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11 NOVEMBER 2019
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Willie Walsh, IAG chief executive, is known for his love of Spain and all things Spanish. His British Airways chief executive, Alex Cruz, comes from Bilbao – in an earlier life Walsh ran the failed Majorca-based airline Futura. Vueling is Spanish and Level operates out of Barcelona.
Is the proposed purchase of Air Europa (see this issue) one Spanish step too far? Why was the deal not announced at the same time as the quarterly results?
Air Europa could be considered a rebound from an earlier “engagement”, of IAG to Norwegian, Norway’s largest airline, a low-cost carrier that is falling between two stools not knowing whether it is a European budget operator or a very innovative long-haul airline.
An abrasive character, Walsh joined British Airways in 2005 when actually out of work having been asked to leave Aer Lingus, where he was CEO, after leading an unsuccessful board coup. A short tenure between jobs at Virgin Atlantic did not work out.
At BA, Walsh instigated a ruthless cost-cutting regime which saw the airline with a much-augmented aircraft fleet, badly configured. He also led the badly-handled T5 move from T4 at Heathrow. It is only now, with Cruz in charge as we move into the 2020s, that at last something logical is emerging.
IAG says the Air Europa acquisition will transform Madrid’s Barajas Airport into a rival to Europe’s four largest hubs, Amsterdam, Frankfurt, Heathrow and Paris CDG. Air Europa operates scheduled domestic and international flights to 69 destinations in Europe, Latin America, the US, the Caribbean and North Africa. It carried 11.8m passengers in 2018 on a fleet of 66 aircraft.
Walsh says of the deal: “Acquiring Air Europa would add a new competitive, cost-effective airline to IAG, consolidating Madrid as a leading European hub and resulting in IAG achieving South Atlantic leadership.”
The big question is what will the competition authorities make of the merger? Madrid will become even more of an IAG airport. But it will be argued Heathrow is British Airways, Paris is Air France, Frankfurt is Lufthansa and Amsterdam is KLM. Add to that mix Stockholm (SAS), Zurich (Swiss) and Vienna (Austrian).
The takeover also comes as Virgin Atlantic, which calls itself Britain’s second international airline, is making strong noises to ensure a maximum granting of slots as Heathrow expands. Virgin’s CEO, the energetic Shai Weiss, will be looking closely at the deal.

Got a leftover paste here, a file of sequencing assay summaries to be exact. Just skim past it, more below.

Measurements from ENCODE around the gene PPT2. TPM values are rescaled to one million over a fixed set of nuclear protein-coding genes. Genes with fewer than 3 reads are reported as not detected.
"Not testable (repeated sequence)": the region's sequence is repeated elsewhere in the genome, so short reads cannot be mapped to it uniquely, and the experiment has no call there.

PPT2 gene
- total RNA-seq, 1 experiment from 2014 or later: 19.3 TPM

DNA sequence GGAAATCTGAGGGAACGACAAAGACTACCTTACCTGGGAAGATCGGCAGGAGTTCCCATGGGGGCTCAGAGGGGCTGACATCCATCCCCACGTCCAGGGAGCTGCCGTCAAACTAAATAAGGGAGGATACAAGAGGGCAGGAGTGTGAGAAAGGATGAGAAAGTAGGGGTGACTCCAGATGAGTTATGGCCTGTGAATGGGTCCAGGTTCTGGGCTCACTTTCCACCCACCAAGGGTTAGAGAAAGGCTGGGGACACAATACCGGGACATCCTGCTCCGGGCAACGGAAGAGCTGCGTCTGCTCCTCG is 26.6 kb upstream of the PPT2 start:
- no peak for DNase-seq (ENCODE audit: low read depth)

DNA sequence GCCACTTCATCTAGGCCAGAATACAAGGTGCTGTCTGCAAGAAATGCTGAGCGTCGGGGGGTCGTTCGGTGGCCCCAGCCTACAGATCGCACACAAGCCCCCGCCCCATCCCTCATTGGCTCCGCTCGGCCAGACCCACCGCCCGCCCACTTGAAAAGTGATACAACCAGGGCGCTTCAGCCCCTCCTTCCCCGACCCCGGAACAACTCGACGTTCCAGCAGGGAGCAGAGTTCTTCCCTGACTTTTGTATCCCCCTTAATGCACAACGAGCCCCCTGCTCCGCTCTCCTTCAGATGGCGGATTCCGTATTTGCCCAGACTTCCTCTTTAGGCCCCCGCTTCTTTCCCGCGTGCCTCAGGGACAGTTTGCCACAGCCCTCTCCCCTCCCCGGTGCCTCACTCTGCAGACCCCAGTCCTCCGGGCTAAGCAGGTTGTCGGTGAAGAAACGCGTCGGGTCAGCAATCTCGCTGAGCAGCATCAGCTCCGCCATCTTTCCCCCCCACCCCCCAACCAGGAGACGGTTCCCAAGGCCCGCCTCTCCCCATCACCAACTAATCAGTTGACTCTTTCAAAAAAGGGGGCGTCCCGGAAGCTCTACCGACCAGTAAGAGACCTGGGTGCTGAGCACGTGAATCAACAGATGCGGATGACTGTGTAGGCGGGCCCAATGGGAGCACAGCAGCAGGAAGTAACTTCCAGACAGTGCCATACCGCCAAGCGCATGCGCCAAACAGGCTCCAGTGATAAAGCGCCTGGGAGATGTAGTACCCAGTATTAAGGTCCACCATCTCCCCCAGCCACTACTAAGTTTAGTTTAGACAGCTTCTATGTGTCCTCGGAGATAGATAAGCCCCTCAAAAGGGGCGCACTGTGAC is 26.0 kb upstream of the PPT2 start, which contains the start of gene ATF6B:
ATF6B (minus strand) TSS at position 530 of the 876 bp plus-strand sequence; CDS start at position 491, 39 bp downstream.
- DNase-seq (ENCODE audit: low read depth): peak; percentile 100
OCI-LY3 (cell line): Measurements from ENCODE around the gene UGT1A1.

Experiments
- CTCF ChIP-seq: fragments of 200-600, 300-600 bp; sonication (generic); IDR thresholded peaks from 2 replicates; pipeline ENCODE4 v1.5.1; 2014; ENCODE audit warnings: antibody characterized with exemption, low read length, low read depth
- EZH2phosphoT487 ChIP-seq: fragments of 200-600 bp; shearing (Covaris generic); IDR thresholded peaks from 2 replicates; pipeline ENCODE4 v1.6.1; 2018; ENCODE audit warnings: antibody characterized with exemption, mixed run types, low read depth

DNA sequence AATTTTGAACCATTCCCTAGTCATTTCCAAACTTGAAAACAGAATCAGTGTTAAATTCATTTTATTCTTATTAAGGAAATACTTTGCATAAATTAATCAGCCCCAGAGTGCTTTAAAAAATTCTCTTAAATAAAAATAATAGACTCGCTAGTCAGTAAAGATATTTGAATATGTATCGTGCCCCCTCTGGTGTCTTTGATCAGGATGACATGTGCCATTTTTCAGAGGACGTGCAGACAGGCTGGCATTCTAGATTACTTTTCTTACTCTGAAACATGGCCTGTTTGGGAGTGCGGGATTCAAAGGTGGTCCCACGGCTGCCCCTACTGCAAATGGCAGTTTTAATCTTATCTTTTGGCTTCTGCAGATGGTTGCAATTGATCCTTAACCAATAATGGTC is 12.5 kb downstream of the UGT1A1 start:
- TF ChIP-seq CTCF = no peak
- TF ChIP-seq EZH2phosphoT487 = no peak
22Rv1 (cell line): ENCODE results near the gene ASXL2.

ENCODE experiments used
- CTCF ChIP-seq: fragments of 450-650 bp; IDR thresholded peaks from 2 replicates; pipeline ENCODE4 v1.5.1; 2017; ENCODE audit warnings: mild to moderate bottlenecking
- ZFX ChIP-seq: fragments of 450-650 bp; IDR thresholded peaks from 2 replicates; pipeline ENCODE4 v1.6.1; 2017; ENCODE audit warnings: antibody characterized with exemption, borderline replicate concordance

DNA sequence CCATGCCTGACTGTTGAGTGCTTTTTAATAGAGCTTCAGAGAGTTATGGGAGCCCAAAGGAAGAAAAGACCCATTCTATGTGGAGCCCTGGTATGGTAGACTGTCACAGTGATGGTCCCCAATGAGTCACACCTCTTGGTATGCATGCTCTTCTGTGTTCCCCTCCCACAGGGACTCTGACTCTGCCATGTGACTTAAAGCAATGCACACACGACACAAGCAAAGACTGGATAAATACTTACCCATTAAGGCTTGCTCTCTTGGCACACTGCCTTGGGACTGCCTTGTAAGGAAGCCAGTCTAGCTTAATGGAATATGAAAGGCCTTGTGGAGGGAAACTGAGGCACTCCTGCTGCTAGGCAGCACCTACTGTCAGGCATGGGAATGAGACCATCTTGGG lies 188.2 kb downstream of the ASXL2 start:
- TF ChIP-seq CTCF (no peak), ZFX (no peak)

The all-cash IAG-Air Europa offer is expected to complete in the second half of 2020, subject to approvals. The Air Europa brand will be retained initially as a stand-alone entity within Iberia and run by CEO Luis Gallego.
Gallego said: “Following this agreement, Madrid will be able to compete with other European hubs on equal terms with a better position on Europe to Latin America routes and the possibility to become a gateway between Asia and Latin America.”
Air Europa’s long-haul flights to Latin America operate out of the airline’s hub at Madrid Airport with short-haul services connecting from all over the continent including a twice-daily service from Gatwick, where it competes with BA/IB, easyJet and Vueling. Multiple code-shares and partnerships are also in place in order to increase connectivity further.
Air Europa surpassed the 11m-passenger mark in 2019, a figure that confirms the airline’s upward trend in recent years. This increase in passenger traffic was notable in both long-haul routes, which saw a rise of about 10% in comparison to the previous year and an average occupancy rate in excess of 85%.
Some will believe Walsh with this bid has again over-reached himself. The Iberia deal was less than warmly received in many quarters, the resultant IAG not as profitable as stand-alone BA and a drain on management and investment resources, with a non-revenue 100-strong administration set-up, at least now back at the possibly rent-free Waterside site.
Walsh clearly sees the take-over of Air Europa as the way ahead, although it could be a headache for his successor, now confirming at a capital markets briefing last Friday he has only two years to run as the head of IAG. At the event it was disclosed IAG was cutting back its forecast for capacity growth over the next three years.
“We still see growth,” Walsh said, “but we are moderating our growth.” As noted, nothing was said at the quarterly results, then the bid for another Spanish airline, followed by the expansion projection plus a probable resignation. Three separate announcements and a revelation. It is all a bit odd.
For the immediate future, the real question is what will the Competition Commission say? Is Air Europa a Spanish step too far for Walsh?
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